The moon, as is often common in natural satellites, is in synchronous (or synchronous) rotation around the earth. This means that it uses the same time in a complete translation around our planet that in a rotation around its own axis, and that is the reason why the face we see is always the same. In the case of the moon, each of these two movements, translation and rotation, has a period of something less than four weeks (27.32 days).
This synchronous rotation is the effect of what we call a tidal link between planet and satellite. When a satellite has movement around another body of greater mass, a readjustment occurs, both in the orbit and in the mass distribution, of both bodies. If one of them is much more massive than the other and also its orbit is approximately circular, as in the case of Earth and the moon, it is the smallest that suffers a greater readjustment to the movement of the other and that gives place to the synchrony. In the case of two bodies with similar masses or less distance between them, as occurs between Pluto and its expensive satellite, a reciprocal tidal coupling is quickly reached in which also the rotation lasts the same for both bodies.
The effect of the tidal coupling in the case of the moon has caused that its spherical shape (consequence of its own gravitation) is slightly flattened. This form is bulging in the directions of the imaginary axis between the moon and the Earth and deflects it, almost imperceptible to us, of the spherical shape. In addition to this elongation, there has also been a redistribution of materials that favors that one of the faces accumulate the densest material and remains oriented by gravitational attraction towards the most massive body, the Earth, around which orbits.
The coupling also has effects on our planet. Its rotation has been frenándose since the formation of the Earth-moon system, since initially a terrestrial day lasted about five hours. Moreover, as we know, the displacement of the oceans occurs in the two directions of this imaginary axis between the Earth and the moon and that gives rise to the oceanic tides. In a large body of water we easily appreciate the effect and something equivalent occurs in the solid part of both bodies.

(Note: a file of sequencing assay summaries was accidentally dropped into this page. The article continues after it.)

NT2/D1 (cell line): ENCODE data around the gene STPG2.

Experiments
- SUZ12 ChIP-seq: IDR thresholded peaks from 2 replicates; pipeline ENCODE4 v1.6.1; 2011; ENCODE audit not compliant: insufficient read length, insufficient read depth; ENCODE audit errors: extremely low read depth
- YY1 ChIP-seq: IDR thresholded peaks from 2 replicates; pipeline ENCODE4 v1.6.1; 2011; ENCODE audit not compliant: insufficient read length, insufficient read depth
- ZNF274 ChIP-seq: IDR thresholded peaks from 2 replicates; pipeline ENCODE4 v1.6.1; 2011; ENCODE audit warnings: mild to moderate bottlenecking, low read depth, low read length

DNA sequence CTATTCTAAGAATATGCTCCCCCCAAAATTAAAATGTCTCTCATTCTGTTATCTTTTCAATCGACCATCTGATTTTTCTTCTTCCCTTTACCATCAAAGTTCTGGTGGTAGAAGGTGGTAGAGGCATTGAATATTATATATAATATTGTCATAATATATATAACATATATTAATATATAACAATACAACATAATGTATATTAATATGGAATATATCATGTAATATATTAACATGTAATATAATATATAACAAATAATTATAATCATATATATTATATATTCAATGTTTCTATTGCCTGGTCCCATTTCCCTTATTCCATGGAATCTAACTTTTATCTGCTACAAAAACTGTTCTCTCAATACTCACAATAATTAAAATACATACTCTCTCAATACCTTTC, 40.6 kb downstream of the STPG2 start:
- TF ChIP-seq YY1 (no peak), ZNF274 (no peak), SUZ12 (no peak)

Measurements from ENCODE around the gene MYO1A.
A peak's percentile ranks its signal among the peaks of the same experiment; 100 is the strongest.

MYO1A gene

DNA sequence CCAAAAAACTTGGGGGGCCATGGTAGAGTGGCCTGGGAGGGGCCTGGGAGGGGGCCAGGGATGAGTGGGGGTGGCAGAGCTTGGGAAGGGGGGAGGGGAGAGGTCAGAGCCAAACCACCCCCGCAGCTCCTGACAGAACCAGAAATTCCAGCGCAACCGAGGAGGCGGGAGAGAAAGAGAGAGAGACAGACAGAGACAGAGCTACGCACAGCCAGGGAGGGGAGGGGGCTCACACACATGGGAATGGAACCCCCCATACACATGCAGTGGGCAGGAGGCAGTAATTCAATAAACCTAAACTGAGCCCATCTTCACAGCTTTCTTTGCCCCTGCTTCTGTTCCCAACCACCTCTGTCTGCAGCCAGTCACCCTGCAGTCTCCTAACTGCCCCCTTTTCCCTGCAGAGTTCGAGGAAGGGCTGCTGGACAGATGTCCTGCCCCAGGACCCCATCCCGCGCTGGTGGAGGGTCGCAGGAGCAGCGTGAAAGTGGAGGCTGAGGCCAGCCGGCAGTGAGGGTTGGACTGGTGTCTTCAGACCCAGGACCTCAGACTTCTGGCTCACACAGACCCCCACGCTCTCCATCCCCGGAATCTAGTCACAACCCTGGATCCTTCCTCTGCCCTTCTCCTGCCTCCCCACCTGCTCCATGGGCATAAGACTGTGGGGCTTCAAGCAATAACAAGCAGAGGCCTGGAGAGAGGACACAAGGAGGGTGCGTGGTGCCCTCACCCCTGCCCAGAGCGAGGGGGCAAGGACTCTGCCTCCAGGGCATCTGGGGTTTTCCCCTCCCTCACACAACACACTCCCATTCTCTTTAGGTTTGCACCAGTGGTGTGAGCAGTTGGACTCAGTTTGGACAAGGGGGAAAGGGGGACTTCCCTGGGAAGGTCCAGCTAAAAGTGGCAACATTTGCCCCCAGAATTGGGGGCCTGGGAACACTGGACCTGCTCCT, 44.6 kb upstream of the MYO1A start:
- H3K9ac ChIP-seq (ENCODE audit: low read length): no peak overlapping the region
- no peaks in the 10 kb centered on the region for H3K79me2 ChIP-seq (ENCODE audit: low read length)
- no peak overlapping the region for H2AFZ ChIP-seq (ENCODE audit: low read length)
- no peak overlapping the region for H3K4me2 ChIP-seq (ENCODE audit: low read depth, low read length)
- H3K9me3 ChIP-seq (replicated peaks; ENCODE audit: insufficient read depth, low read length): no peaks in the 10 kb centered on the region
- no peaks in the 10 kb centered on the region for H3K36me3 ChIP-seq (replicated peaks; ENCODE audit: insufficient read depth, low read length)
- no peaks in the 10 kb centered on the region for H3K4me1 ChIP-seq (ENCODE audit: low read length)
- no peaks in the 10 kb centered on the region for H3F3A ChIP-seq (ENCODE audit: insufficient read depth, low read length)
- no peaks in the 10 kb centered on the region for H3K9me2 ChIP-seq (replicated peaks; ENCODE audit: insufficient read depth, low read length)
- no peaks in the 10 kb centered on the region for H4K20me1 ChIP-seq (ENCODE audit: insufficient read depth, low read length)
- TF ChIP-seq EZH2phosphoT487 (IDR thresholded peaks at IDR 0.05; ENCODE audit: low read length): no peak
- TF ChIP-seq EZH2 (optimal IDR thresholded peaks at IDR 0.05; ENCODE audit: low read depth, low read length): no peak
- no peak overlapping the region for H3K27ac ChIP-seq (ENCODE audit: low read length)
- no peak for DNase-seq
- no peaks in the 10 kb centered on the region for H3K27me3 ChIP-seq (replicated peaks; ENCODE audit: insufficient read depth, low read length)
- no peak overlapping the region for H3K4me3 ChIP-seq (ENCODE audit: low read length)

The mating effect continues today. The moon moves away from the earth at a speed of about three centimeters a year and tends to a reciprocal tidal coupling, such as Pluto and Charon. When that happens, if it does happen in the very distant future, a geostationary orbit will be achieved in which the moon will only be visible from a hemisphere of the planet and a day on Earth will be as long as the time that the moon takes to take a full turn around it .
During the formation of the solar system there were numerous violent phenomena and even collisions. Thanks to the lunar material samples collected by the Apollo missions we know that the moon was formed as a result of one of these impacts: the collision of a planetoid of the approximate size of Mars with a land still in formation. The coup had such magnitude that it detached to part of the terrestrial mantle, fused the material of the outer layers of both bodies and generated an enormous amount of vaporized rock. This material formed a ring around the initial Earth that over time gave rise to the current Earth-moon system. That happened shortly after the formation of the solar system and the initial land, about 4 billion years ago.
While the Earth-Moon system was formed, the two faces were defined as both our planet and its satellite were getting cold and the materials were distributed on the moon. The Earth-oriented face contains the so-called Lunar seas (also known as Maria which is the plural of the Latin word mare). They are areas of basaltic lava, now solid, formed by denser materials. The hidden face, which we do not see from the ground, contains lighter materials and is covered with impact craters because it is the one that suffers the greatest exposure to the external bombardment.